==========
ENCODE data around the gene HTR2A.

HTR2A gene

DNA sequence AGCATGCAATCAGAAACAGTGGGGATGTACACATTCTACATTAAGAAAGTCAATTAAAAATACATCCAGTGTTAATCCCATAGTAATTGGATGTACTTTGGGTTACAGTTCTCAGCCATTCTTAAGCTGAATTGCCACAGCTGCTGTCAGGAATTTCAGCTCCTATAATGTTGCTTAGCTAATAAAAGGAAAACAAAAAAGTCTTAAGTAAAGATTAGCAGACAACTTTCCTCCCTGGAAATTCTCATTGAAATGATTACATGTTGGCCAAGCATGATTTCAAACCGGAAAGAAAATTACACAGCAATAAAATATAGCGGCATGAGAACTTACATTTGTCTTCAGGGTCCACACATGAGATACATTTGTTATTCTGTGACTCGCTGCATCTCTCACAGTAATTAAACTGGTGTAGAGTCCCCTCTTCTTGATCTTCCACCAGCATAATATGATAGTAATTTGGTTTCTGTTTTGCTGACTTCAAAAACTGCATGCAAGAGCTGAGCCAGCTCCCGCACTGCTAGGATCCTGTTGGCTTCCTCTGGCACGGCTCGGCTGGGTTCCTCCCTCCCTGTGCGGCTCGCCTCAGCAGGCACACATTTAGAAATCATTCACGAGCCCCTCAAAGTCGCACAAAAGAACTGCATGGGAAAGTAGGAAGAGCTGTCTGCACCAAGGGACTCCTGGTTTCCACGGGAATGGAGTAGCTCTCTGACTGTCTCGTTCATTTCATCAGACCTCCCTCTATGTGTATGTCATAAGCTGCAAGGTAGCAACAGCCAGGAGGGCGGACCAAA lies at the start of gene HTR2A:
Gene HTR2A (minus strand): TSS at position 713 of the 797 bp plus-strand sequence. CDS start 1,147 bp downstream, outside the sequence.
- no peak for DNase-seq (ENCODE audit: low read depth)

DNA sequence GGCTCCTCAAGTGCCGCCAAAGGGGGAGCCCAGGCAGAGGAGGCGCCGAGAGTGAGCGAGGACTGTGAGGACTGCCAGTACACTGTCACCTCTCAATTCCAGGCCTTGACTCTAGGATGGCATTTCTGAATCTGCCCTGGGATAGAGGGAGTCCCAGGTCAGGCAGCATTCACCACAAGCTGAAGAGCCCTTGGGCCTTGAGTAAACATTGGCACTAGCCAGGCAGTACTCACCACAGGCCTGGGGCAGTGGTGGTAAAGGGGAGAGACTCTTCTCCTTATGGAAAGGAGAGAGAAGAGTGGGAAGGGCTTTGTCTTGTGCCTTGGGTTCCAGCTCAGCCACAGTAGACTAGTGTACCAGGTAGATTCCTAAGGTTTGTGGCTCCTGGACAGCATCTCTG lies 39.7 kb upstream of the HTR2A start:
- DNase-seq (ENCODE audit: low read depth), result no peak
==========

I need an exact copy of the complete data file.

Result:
ENCODE data around the gene HTR2A.

HTR2A gene

DNA sequence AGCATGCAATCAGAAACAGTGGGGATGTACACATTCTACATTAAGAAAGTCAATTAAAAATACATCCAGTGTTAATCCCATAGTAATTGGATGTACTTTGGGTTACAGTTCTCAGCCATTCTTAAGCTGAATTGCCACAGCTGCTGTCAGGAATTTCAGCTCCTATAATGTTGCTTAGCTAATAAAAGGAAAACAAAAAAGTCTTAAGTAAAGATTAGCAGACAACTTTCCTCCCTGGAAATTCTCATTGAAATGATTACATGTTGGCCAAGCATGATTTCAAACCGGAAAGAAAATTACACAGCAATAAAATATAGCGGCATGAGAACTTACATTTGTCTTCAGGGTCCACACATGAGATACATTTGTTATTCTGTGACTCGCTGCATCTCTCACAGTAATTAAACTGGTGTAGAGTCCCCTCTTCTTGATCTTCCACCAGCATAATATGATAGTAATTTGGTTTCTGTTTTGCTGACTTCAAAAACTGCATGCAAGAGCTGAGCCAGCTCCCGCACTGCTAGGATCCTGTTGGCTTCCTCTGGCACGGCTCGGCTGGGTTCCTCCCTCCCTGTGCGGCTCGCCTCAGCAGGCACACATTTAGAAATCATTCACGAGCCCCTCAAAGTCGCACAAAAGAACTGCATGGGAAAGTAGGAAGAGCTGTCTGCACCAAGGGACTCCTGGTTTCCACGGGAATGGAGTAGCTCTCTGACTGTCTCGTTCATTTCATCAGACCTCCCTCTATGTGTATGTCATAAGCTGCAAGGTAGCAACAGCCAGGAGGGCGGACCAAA lies at the start of gene HTR2A:
Gene HTR2A (minus strand): TSS at position 713 of the 797 bp plus-strand sequence. CDS start 1,147 bp downstream, outside the sequence.
- no peak for DNase-seq (ENCODE audit: low read depth)

DNA sequence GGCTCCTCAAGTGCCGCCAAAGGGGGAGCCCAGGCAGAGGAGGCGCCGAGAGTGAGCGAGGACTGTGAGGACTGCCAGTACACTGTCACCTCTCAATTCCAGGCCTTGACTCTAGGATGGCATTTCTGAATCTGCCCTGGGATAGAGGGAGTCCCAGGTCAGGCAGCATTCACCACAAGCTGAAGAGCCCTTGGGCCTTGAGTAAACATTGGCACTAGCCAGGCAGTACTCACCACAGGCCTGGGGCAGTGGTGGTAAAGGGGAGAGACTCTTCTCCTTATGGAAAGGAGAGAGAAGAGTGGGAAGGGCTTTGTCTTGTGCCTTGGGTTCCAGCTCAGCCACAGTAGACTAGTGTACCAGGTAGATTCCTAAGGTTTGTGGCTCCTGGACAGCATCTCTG lies 39.7 kb upstream of the HTR2A start:
- DNase-seq (ENCODE audit: low read depth), result no peak